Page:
The phosphor crystals are tiny crystals and each of these do not possess electrodes on the surface so as to make an ohmic contact with the conductive substrate. This means that the crystals in the phosphor screen are electrically isolated from each other and are also electrically disconnected, (i.e.- floating) from the conductive substrate. Therefore, there is no way to inject the electrons into the crystals from the conductive substrate or into the conductive substrate from the crystals. Therefore, the holes in the surface volume of the phosphor crystal cannot be eliminated by means of the injection of the carriers from the conductive substrate.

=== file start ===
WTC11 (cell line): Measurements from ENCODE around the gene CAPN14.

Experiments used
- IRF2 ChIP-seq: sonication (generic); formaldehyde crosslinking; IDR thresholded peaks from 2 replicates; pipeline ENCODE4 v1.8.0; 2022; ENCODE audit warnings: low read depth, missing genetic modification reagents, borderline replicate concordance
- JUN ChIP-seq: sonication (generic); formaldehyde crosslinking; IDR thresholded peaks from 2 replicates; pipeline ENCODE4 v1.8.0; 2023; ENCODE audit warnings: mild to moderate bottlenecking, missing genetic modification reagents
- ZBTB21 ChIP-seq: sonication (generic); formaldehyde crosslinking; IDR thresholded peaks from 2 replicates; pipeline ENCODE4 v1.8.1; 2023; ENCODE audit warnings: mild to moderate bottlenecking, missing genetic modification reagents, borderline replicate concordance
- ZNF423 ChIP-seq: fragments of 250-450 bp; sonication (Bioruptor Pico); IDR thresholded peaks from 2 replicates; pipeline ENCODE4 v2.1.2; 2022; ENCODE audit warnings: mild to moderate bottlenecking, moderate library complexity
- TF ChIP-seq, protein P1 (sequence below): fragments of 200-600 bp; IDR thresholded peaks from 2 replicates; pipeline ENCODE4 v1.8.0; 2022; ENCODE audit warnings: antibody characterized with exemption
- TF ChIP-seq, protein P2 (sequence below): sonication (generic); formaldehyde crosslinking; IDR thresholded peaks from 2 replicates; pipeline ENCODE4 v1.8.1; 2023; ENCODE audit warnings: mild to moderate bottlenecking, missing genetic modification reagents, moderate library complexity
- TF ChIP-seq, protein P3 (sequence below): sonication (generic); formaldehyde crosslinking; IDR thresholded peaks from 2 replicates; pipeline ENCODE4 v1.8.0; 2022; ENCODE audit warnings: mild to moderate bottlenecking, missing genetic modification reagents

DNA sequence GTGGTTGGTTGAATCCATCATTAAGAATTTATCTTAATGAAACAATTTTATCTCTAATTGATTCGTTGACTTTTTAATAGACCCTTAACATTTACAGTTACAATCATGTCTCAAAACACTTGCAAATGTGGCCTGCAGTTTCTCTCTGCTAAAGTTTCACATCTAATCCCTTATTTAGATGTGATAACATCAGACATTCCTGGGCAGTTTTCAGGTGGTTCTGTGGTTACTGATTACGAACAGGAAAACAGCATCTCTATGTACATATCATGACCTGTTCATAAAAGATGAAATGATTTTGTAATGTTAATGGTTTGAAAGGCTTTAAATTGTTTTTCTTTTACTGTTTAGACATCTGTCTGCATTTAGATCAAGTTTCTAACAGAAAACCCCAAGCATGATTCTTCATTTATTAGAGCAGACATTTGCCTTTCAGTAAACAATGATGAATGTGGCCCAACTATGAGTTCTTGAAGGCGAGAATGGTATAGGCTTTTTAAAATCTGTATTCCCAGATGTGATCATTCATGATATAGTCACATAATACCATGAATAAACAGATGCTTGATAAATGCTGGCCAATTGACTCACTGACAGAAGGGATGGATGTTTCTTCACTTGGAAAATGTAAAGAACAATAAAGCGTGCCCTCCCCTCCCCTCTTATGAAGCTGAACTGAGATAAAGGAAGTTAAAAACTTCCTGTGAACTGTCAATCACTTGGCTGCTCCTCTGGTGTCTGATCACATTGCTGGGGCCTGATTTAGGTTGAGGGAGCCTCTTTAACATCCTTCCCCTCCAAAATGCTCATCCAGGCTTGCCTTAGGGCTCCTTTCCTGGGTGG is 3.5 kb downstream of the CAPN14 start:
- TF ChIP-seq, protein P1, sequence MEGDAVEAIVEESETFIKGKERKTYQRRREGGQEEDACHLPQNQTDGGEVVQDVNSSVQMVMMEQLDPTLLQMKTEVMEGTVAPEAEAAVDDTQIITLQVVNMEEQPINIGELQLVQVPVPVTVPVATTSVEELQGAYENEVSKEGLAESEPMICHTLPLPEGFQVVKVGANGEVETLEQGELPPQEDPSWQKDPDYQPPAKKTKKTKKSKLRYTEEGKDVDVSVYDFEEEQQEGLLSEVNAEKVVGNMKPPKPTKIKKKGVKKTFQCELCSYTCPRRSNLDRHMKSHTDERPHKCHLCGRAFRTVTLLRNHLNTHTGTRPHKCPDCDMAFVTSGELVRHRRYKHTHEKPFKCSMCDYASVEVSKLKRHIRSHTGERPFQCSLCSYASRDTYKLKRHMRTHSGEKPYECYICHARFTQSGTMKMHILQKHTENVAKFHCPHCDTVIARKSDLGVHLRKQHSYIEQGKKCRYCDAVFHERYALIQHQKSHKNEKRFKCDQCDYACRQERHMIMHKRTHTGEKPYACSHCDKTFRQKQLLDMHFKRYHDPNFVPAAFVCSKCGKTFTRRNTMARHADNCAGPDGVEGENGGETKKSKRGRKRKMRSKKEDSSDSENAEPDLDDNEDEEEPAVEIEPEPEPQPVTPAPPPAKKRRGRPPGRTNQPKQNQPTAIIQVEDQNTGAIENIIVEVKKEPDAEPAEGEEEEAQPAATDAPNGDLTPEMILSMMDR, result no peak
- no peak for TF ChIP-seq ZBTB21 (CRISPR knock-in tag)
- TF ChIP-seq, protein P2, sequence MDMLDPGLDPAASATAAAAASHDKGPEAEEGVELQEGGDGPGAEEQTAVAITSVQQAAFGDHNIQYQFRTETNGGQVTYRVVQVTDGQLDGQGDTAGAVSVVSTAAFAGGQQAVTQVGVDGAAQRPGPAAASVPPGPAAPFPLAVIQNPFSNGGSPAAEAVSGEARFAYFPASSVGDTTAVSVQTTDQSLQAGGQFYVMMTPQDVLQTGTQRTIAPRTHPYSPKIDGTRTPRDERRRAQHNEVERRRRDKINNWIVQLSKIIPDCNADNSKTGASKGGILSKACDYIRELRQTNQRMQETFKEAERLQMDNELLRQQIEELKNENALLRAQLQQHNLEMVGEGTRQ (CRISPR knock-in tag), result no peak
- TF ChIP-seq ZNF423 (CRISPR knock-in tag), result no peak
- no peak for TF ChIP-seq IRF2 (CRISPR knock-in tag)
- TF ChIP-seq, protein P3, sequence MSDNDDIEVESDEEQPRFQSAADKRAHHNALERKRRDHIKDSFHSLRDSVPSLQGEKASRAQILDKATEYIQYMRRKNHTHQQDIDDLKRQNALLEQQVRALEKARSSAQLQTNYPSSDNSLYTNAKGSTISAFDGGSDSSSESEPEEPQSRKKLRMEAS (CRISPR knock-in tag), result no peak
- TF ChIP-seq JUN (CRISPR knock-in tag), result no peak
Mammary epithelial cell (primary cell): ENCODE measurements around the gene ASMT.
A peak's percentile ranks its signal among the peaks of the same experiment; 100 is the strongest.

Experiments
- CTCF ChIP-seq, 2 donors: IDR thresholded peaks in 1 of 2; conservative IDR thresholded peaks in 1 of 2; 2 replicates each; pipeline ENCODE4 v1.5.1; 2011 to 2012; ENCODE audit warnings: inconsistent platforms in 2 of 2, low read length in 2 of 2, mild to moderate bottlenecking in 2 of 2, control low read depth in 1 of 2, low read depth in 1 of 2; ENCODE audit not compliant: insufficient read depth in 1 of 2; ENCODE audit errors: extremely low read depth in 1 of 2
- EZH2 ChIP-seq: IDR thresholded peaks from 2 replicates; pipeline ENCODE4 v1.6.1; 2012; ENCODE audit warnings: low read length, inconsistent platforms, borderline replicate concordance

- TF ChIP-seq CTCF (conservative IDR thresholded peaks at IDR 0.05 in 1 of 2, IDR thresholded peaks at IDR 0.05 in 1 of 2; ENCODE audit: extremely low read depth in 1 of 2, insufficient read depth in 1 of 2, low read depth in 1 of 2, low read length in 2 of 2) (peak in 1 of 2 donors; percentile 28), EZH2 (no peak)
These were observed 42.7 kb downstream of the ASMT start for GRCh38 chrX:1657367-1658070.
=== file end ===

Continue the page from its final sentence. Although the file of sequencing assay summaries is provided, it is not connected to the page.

It has been found that if the phosphor crystals contain the recombination centers of electron-hole pairs, then the holes in the surface volume of the phosphor crystals are partially and/or totally eliminated from the surface volume when the electron-hole pairs are densely generated in the crystals. This is because the holes in the surface volume move in the crystal bulk in which the holes are recombined with the electrons at the activators during the high conductivity of the crystal. The phosphor crystal is usually an insulator, but becomes a highly conductive material during the time when the crystal contains a large amount of carriers. The conductivity of the phosphor crystals is proportional to the amount of the carriers (i.e.- electrons and holes) generated in the crystals, even though the individual carrier has a low mobility in the crystals. The conductivity is increased with an increase in the density of the carriers in the crystals. A high density of carriers is generated in the phosphor crystals under the irradiation of X-rays, electron beams and photons having an energy which is greater than the band gap of the phosphor crystals. When the phosphor crystals are conductive, the holes in the surface volume of the crystals may migrate into the bulk of the crystals. Ultimately, the holes are recombined with the electrons at the recombination centers of electron-hole pairs. Thus, the recombination of electrons and holes eliminates the carriers in the crystals. The density of the carriers generated in the crystal is decreased in time with termination of the irradiation of X-rays, electron beams or photons on the crystal, and thus the crystal ultimately becomes an insulator (i.e.- a low conductivity material). The important effect of the holes moving into the bulk from the surface volume is that a surface-bound-electron instantaneously loses its intimate binding pair (hole) and moves along the crystal surface to find another binding pair. If the electric field produced by the collecting electrodes are applied over the phosphor crystals, the surface-bound-electron which instantaneously loses the intimate binding pair may be removed from the surface of the phosphor crystal.